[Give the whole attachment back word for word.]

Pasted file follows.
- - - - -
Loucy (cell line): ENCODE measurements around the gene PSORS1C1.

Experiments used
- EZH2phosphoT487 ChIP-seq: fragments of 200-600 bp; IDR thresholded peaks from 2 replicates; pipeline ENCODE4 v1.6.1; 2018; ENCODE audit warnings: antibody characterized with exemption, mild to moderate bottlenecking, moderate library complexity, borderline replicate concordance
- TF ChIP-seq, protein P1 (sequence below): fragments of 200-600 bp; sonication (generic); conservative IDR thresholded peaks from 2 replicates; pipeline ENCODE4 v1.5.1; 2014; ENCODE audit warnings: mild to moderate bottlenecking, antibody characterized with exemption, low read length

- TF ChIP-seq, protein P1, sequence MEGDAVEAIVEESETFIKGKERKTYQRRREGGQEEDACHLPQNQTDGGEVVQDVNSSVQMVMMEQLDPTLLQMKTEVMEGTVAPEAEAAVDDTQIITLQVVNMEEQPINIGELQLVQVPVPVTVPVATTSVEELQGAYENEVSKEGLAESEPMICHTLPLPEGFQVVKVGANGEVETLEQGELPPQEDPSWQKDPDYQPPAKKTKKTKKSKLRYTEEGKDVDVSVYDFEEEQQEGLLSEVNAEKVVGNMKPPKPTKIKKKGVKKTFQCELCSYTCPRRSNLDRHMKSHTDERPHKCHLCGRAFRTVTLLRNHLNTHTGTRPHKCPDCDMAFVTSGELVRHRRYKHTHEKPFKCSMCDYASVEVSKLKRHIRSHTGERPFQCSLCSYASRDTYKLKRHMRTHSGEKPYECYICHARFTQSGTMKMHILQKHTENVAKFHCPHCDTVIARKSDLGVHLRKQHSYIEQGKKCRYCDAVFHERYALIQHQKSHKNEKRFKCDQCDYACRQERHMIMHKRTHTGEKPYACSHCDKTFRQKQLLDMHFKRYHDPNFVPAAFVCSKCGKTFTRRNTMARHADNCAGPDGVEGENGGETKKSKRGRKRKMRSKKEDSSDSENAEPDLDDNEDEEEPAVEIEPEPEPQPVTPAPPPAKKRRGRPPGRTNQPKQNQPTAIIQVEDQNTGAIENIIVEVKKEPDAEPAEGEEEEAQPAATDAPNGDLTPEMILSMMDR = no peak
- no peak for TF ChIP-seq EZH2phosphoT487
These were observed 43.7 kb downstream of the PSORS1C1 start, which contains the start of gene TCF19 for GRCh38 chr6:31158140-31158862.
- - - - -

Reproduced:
Loucy (cell line): ENCODE measurements around the gene PSORS1C1.

Experiments used
- EZH2phosphoT487 ChIP-seq: fragments of 200-600 bp; IDR thresholded peaks from 2 replicates; pipeline ENCODE4 v1.6.1; 2018; ENCODE audit warnings: antibody characterized with exemption, mild to moderate bottlenecking, moderate library complexity, borderline replicate concordance
- TF ChIP-seq, protein P1 (sequence below): fragments of 200-600 bp; sonication (generic); conservative IDR thresholded peaks from 2 replicates; pipeline ENCODE4 v1.5.1; 2014; ENCODE audit warnings: mild to moderate bottlenecking, antibody characterized with exemption, low read length

- TF ChIP-seq, protein P1, sequence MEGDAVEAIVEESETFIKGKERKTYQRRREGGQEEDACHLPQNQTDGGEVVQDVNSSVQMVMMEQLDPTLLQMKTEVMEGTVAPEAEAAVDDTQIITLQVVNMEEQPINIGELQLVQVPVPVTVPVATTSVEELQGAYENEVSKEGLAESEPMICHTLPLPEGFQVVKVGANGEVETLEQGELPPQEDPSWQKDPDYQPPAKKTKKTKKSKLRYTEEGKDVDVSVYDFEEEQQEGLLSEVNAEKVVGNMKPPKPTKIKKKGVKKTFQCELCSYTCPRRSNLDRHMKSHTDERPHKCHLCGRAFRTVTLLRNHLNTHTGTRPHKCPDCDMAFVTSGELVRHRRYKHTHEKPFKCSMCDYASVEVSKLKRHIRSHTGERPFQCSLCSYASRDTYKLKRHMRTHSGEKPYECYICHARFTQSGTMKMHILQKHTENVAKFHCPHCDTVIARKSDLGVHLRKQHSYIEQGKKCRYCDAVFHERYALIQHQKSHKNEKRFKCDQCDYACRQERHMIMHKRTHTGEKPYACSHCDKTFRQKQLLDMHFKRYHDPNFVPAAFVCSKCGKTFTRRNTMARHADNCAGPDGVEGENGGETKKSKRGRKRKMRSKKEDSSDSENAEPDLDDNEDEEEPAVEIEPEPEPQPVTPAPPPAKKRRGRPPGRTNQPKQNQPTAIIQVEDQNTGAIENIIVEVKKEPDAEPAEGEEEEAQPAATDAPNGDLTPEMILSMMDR = no peak
- no peak for TF ChIP-seq EZH2phosphoT487
These were observed 43.7 kb downstream of the PSORS1C1 start, which contains the start of gene TCF19 for GRCh38 chr6:31158140-31158862.